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GLIN==> Aquatic Invaders New TV special on aquatic nuisance species



PRESS ADVISORY from the Information Television Network (ITV)

"Aquatic Invaders"  New TV special on aquatic nuisance species!
Premiering Aug. 14, 1999, on CNBC 3:30 pm EDT, 2:30 pm Central, 1:30 pm
Mountain, and 12:30 pm PDT. Additional air times will be announced at a
later date.

Millions of Americans rely on our fresh and marine water for food,
transportation and recreation. Yet now, the very survival of many
water-based industries  particularly sport and commercial fishing  is
in danger due to invasive species or "aquatic invaders."

A growing number of non-indigenous (non-native) animals and plants are
invading coastal and inland waters in North America. Fish, crabs and
clams originating in Europe and Asia threaten our native populations
from the Great Lakes to the Gulf of Mexico and from the eastern seaboard
to the Pacific Northwest. In their native waters, these organisms may be
relatively harmless and even beneficial. However, when transplanted
elsewhere, they can create serious problems.

For example, a small mussel that invaded the Great Lakes just over a
decade ago has upset a delicate ecosystem, affected sport and commercial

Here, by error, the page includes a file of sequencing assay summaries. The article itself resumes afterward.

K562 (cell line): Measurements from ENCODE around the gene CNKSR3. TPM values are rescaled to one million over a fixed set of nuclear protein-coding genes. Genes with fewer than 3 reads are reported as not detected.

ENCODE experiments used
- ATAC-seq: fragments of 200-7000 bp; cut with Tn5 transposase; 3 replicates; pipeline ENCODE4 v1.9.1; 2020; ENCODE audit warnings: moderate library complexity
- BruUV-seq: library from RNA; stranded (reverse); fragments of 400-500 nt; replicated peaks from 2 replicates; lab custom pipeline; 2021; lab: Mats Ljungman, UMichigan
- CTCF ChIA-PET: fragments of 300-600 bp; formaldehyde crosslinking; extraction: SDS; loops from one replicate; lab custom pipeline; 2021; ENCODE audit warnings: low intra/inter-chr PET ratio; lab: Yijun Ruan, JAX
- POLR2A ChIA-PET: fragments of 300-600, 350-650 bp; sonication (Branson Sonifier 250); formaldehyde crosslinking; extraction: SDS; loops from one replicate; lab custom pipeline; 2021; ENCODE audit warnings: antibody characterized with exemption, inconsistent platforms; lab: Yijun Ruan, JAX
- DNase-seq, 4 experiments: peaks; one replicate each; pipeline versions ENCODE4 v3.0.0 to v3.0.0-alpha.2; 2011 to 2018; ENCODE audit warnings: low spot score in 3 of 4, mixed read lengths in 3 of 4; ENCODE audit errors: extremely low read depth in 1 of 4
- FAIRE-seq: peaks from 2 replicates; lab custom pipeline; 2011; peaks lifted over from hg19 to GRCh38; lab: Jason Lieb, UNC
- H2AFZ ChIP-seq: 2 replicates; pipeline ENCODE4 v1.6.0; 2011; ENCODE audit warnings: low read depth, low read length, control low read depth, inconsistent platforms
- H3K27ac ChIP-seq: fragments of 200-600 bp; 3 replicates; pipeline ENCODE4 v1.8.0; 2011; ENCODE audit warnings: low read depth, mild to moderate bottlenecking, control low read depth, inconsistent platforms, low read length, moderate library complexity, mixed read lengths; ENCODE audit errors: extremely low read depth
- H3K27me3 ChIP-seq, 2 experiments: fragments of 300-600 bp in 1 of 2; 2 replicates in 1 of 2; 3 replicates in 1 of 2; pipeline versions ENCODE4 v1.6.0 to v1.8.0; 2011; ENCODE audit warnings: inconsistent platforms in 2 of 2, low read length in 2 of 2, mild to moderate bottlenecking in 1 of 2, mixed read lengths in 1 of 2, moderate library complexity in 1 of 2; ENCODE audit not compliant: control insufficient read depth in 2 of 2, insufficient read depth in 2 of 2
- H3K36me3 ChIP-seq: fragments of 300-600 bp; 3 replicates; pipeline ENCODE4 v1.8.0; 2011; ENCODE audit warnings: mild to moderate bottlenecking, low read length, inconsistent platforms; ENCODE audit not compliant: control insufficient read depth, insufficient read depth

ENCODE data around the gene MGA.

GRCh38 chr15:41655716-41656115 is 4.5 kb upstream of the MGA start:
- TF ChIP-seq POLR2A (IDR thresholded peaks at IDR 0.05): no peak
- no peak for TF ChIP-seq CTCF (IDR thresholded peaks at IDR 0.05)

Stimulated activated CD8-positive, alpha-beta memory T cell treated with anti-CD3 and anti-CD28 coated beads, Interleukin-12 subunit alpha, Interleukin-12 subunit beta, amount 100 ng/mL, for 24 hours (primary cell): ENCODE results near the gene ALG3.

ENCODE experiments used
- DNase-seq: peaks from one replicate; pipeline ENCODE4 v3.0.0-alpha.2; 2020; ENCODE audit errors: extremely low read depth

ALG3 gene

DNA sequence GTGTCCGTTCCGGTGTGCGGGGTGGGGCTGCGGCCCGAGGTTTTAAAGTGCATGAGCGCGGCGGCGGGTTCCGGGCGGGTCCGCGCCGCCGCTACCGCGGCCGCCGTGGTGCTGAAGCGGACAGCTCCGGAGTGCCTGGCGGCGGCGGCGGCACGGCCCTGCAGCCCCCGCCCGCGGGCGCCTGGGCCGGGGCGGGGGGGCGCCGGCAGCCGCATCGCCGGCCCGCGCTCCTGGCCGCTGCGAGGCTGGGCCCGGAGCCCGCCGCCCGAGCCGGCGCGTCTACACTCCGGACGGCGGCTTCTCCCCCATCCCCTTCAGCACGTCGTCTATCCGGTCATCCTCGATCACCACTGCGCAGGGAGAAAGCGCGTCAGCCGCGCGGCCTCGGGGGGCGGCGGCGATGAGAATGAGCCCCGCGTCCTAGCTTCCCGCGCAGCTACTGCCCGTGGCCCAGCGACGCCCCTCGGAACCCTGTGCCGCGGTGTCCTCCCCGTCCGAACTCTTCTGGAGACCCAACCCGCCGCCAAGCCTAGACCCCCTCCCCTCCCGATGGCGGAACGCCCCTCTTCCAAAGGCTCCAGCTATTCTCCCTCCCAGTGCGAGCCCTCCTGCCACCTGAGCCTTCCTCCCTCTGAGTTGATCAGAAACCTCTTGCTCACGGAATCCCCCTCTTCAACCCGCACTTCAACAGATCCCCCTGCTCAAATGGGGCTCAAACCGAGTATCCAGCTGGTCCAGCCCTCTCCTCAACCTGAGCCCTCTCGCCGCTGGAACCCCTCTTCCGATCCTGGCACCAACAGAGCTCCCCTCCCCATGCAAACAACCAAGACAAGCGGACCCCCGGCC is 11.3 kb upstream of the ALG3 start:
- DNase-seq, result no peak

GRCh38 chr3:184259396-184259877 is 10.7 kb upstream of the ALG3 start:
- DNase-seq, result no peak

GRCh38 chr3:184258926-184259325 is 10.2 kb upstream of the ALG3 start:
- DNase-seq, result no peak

fishing, and interfered with water supply systems. Tens of millions of
dollars are invested annually in control programs. Introduced primarily
through the ballast water of ocean-going vessels, this mussel  and
other aquatic invaders  have spread rapidly throughout large areas of
North America.

An upcoming edition of TECHNO 2100: "Aquatic Invaders" takes a look at
the threats these aquatic nuisance species pose, and how scientists, the
public, and policy makers are working to prevent the spread of these
potentially devastating invaders.

This 30-minute TV special is produced by Information Television Network
in collaboration with the U.S. Environmental Protection Agency and
various other U.S. and Canadian federal agencies and Great Lakes states.
The special is co-hosted by Dr. Michael J. Donahue of the Great Lakes
Commission and Dr. James T. Carlton of the Williams College/Mystic
Seaport Maritime Studies Program. The program is scheduled to premier on
CNBC on Saturday, August 14. For additional information, please call
1-888-380-6500 or visit http://www.itvisus.com

Special thanks to the following organizations:

Michigan Office of the Great Lakes
Indiana Division of Fish and Wildlife
Ohio Division of Wildlife
United States Coast Guard
Pennsylvania Department of Environmental Protection
Minnesota Department of Natural Resources
New York State Department of Environmental Conservation
Great Lakes Fishery Commission
Department of Fisheries and Oceans Canada
United States Fish and Wildlife Service

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